As they entered the forest, everything immediately became darker and more ominous. Zeke and Dr. Lane were filled with a sense of foreboding. Dr. Lane gripped his shotgun tightly. They continued in the direction they thought was correct, though the rugged, up-and-down nature-of the terrain made it difficult. They were constantly forced to zig-zag up and around cliffs and impenetrable tuffs of forest. Just as they rounded a particularly dense nettle of ferns Dr. Lane saw the glittering speck in his peripheral vision that he had seen, or thought he'd seen, on their morning walk to the surf. This time he didn't move so as not to lose sight of it. He continued to observe it out of the corner of his eye. It looked like a large, neon dragonfly. Dr. Lane slowly turned his head to get a better look. Yes, it was some large, glowing air-born insect. Zeke saw it too and the two of them just stood there, transfixed. The wings of the creature made an unusual, rhythmic vibration. It looked to have three blinking black eyes atop two-inch antennae. It also appeared to have a smirking mouth that wordlessly repeated the phrase, "beautiful wave." Zeke and Dr. Lane exchanged a quick glance and when they looked back to the creature it had disappeared.

The two friends continued walking toward camp without saying anything for a few minutes. Finally Zeke said, "that was real.?." Dr. Lane agreed. Visibility was low and they were beginning to stumble over branches and whatnot. They silently pushed forward, making slow progress, tense with fear and anxiety. What was that? Could we have both imagined the same thing? Are we in danger? Just then they stopped dead in their tracks as they heard that same buzzing vibration. They nervously looked around but didn't see anything. Suddenly they heard a branch crack and they both turned around frantically to behold the biggest white wolf they had ever seen. It stood in a little clearing about 50 feet away from them. Bigger than any dog or wolf they had ever seen or heard about. This creature glowed with the same neon intensity as the little dragonfly-thing. The only feature un-wolf-like about it was the three blinking eyes attached by antennae to the top of it's head. Zeke and Dr. Lane were horror-stricken. Dr. Lane couldn't even move to raise his shotgun. But. the wolf-thing didn't necessarily look as if it had malicious intent. It looked to be wordlessly mouthing the same phrase as the dragonfly, or something similar, "beautiful cave." it mouthed, "beautiful cave." Just as quickly as it appeared, it disappeared. Zeke and Dr. Lane turned to each other in panic and were like, "What the fuck was that!?!" Now they were freaked. They had originally planned to stay the night and surf all the next day.. but.. now they were having second thoughts. But, first they had to make it back to the plane.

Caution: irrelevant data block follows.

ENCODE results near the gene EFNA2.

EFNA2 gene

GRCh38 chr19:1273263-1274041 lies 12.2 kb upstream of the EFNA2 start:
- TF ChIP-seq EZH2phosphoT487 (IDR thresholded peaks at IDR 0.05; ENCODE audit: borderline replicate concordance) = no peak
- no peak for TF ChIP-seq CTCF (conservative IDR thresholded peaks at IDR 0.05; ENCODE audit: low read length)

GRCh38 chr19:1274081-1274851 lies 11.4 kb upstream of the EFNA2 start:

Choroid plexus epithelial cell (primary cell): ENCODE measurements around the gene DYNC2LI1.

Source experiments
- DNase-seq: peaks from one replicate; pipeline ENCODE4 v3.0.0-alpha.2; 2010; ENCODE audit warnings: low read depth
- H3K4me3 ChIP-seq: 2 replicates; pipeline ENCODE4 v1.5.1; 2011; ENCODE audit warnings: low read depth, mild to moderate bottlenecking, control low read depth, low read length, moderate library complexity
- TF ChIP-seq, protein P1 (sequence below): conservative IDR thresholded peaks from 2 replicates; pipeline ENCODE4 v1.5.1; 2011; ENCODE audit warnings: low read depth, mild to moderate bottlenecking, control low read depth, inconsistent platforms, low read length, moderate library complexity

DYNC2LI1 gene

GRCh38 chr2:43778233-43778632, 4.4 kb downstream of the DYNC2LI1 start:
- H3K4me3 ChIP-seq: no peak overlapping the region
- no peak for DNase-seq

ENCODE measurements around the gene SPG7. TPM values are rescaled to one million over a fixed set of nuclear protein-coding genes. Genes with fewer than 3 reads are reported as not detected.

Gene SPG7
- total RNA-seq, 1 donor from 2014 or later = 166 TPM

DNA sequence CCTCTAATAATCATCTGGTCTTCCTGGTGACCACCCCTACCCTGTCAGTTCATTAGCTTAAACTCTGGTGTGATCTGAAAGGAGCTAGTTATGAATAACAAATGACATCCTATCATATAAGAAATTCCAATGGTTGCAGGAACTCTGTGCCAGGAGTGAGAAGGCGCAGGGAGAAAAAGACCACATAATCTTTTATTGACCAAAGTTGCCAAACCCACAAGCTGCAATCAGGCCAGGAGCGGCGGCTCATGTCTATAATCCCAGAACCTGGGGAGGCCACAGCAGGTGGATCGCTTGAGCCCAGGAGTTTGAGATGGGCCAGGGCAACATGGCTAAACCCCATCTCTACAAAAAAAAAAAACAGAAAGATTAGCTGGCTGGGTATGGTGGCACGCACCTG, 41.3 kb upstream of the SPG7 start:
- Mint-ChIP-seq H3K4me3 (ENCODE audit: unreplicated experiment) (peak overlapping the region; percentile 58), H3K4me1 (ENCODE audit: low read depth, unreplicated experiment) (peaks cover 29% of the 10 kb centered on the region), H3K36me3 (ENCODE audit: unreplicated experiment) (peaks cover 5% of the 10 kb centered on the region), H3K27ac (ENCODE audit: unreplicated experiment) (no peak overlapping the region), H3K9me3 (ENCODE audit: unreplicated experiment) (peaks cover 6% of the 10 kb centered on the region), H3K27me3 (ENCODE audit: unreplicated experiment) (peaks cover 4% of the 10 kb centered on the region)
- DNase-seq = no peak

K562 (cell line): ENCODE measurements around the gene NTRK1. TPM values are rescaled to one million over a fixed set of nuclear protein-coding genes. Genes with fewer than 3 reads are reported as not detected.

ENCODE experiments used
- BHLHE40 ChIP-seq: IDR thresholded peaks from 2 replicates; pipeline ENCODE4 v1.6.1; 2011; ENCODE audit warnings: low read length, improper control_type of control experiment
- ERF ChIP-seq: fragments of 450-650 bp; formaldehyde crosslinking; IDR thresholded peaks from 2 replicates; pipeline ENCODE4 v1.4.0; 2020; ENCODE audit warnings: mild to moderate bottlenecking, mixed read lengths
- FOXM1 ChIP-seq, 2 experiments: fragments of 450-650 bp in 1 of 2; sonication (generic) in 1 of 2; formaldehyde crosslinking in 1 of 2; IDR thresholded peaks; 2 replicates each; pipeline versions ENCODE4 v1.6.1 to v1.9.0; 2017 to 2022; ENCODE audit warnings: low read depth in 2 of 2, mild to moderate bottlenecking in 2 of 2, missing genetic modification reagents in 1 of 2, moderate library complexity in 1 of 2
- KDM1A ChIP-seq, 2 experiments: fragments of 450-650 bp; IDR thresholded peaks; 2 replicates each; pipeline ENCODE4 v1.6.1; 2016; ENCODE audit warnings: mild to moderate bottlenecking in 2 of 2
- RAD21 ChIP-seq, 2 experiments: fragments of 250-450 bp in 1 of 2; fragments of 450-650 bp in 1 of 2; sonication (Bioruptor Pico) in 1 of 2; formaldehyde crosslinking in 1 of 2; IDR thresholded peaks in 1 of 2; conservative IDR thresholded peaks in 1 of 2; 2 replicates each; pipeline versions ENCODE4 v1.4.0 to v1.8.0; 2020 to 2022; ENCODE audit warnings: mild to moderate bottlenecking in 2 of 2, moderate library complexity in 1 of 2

Now they were basically running through the forest, back to their camp. Bushwacking. Cut and sliced from thorns and branches they didn't have the patience to creep around. They finally made it back to the beach and saw that the plane was safely in the bay. Exhaustion, tension, panic and fear rippled through their minds and bodies. Flying at night through these islands and mountains is generally considered a very bad idea. Dr. Lane didn't want to do it. They decided to sleep in the plane and assess the situation in the morning. They packed their stuff on the inflatable raft and paddled back out to the plane. They loaded it in and then sat in the seats wide-awake and amazed at the seemingly supernatural things they had observed. They stayed up talking late into the night. Weighing various scenarios and replaying the events that had unfolded. Just as the sky began to lighten with dawn they started to doze off. If they would have been looking out the window they would have seen that the water all around their plane was glowing with that same whitesh neon glow. They were quickly roused by a rumbling and shaking. Oh shit!! They looked all around and then looked out the window and saw what looked like a gigantic whale the size of two football fields, glowing radiantly white, with three behemoth antennae eyes rising slowly out of the water.